When an anti-atom is put into an electric field, does it feel a force? It will only feel a force if it has a net charge. Normal matter atoms are known to be charge neutral to an extraordinary precision, and modern physics theories assert that anti-atoms would be similarly charge neutral. New Berkeley Lab research confirms that antihydrogen atoms are indeed charge neutral to at least nearly 10ppb of the unit charge. Credit: Joel Fajans, Berkeley

    Fajans, Wurtele, and Marcello Baquero-Ruiz and Alex Povilus, both graduate students in the physics department at the University of California, as well as Berkeley post-doc Andre Zhmoginov, Berkeley instructor Andrew Charman, and Berkeley undergraduate Arielle Little, did much of the simulation work and modeling of the system as well as developing statistical techniques for data analysis. The data itself was collected by the entire ALPHA collaboration.

    Other recent work by the Berkeley group and Francis Robicheaux at Purdue indicates that future experimental bounds could reach approximately 100 times higher precision using a technique based on an approach called stochastic acceleration.

    Previously, Fajans and Wurtele were involved in ALPHA experiments to measure the microwave spectrum of antihydrogen as well as the effects of gravity on antihydrogen, which, as far as experiments can currently determine, interacts with it the same as it does hydrogen. Next up are measurements of the anti-atoms’ energy levels.

    A better understanding of the properties of antimatter in general and anti atoms in particular is important to solving the so-called baryogenesis problem, which essentially questions why the universe has more matter than antimatter.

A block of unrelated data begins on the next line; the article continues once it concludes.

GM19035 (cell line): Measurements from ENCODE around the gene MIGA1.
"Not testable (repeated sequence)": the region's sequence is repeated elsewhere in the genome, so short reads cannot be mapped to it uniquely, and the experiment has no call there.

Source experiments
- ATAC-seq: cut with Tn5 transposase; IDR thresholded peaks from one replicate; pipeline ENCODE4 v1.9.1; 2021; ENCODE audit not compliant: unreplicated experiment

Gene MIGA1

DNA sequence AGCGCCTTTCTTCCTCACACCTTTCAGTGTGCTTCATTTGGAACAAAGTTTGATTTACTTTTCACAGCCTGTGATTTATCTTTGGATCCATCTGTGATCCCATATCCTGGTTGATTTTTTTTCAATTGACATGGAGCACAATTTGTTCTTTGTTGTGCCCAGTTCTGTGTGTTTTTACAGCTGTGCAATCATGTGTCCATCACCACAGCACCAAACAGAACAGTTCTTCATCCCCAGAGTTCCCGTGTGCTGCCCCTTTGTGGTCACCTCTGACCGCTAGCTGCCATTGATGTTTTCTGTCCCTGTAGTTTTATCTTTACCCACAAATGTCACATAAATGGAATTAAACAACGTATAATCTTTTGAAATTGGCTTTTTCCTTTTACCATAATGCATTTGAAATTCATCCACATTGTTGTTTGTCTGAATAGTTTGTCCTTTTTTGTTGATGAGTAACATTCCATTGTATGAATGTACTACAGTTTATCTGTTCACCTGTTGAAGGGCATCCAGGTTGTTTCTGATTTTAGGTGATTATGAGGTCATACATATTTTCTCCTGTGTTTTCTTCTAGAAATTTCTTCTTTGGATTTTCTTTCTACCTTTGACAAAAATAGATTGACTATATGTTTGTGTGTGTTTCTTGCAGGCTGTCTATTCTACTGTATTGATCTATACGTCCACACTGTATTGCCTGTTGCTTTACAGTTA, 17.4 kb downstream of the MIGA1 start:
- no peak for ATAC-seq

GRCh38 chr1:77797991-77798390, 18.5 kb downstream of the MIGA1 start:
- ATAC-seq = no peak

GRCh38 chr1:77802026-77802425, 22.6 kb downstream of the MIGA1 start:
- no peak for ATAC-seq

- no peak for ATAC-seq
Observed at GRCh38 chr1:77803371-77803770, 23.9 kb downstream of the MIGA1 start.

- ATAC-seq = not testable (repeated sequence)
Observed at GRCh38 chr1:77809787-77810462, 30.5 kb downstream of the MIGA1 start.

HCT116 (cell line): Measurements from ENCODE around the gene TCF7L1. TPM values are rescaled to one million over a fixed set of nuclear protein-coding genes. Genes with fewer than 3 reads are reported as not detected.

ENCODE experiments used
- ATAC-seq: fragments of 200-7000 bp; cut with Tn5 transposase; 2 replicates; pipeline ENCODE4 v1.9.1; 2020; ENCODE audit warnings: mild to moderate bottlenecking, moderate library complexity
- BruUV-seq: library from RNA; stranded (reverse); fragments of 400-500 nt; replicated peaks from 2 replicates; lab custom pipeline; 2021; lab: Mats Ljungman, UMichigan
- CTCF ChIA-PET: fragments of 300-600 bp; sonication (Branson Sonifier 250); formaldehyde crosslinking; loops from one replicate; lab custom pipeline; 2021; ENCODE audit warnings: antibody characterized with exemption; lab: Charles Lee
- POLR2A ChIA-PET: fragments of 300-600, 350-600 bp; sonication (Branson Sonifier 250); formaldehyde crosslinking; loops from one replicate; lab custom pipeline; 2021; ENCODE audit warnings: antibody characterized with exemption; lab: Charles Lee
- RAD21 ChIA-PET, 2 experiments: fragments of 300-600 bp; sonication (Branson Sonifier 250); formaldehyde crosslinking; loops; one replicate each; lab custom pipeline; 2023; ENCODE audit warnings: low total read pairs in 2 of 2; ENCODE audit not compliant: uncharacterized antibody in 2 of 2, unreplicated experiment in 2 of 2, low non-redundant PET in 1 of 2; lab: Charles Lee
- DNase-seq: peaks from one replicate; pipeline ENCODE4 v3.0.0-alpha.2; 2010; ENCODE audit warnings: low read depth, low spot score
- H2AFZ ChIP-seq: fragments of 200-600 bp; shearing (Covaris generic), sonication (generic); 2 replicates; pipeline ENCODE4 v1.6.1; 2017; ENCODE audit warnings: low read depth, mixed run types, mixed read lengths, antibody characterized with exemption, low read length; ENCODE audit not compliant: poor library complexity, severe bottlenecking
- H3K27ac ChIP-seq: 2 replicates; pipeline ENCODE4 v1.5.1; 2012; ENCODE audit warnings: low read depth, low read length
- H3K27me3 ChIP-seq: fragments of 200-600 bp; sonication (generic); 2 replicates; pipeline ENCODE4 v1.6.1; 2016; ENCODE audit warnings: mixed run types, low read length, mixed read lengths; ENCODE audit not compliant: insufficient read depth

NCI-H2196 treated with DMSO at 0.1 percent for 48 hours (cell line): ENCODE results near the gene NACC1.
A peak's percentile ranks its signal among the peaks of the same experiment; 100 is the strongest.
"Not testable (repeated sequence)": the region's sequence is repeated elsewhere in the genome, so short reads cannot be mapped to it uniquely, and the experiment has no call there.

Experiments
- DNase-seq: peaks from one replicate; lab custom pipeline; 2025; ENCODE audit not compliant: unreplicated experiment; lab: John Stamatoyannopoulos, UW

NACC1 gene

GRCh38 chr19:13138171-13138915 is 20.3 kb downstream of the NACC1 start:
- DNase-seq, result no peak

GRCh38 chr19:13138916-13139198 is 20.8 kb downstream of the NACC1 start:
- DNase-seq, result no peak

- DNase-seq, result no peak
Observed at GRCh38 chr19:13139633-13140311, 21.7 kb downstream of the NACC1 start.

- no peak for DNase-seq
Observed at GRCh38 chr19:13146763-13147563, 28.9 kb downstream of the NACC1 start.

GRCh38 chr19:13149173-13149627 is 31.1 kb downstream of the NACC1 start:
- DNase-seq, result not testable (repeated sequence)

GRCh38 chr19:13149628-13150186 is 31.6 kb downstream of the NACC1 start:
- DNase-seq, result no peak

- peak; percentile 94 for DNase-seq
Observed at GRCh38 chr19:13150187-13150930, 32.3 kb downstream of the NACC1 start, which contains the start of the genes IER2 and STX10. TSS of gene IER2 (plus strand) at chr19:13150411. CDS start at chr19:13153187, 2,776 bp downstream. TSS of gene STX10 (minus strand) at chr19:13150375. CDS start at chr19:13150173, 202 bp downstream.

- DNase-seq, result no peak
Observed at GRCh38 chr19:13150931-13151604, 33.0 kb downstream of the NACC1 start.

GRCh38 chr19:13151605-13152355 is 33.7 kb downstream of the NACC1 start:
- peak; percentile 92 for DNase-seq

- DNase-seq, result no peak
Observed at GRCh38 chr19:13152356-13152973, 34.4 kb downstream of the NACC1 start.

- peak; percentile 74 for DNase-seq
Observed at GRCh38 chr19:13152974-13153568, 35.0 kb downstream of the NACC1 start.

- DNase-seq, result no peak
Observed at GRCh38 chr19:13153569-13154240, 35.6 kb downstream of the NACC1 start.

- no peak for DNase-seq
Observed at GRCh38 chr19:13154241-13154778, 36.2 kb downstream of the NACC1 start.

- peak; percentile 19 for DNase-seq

“People have been trying to explain the baryogenesis problem for years without success. It seems that our current understanding is incomplete,” says Fajans. “There are some possible straightforward explanations out there, but physicists wonder if the baryogenesis problem can only be explained by something more interesting or exotic. Anomalies with antihydrogen could be the answer.”

    This research was funded in part by the U.S. Department of Energy and the Laboratory Directed Research and Development program at Berkeley Lab.

    See the full article here.

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  • richardmitnick 5:24 pm on June 3, 2014 Permalink | Reply
    Tags: , Antihydrogen, , CERN ALPHA,   

    From CERN: “CERN’s ALPHA experiment measures charge of antihydrogen” 

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    3 Jun 2014
    Cian O’Luanaigh

    In a paper published in the journal Nature Communications today, the ALPHA experiment at CERN’s Antiproton Decelerator (AD) reports a measurement of the electric charge of antihydrogen atoms, finding it to be compatible with zero to eight decimal places. Although this result comes as no surprise, since hydrogen atoms are electrically neutral, it is the first time that the charge of an antiatom has been measured to high precision.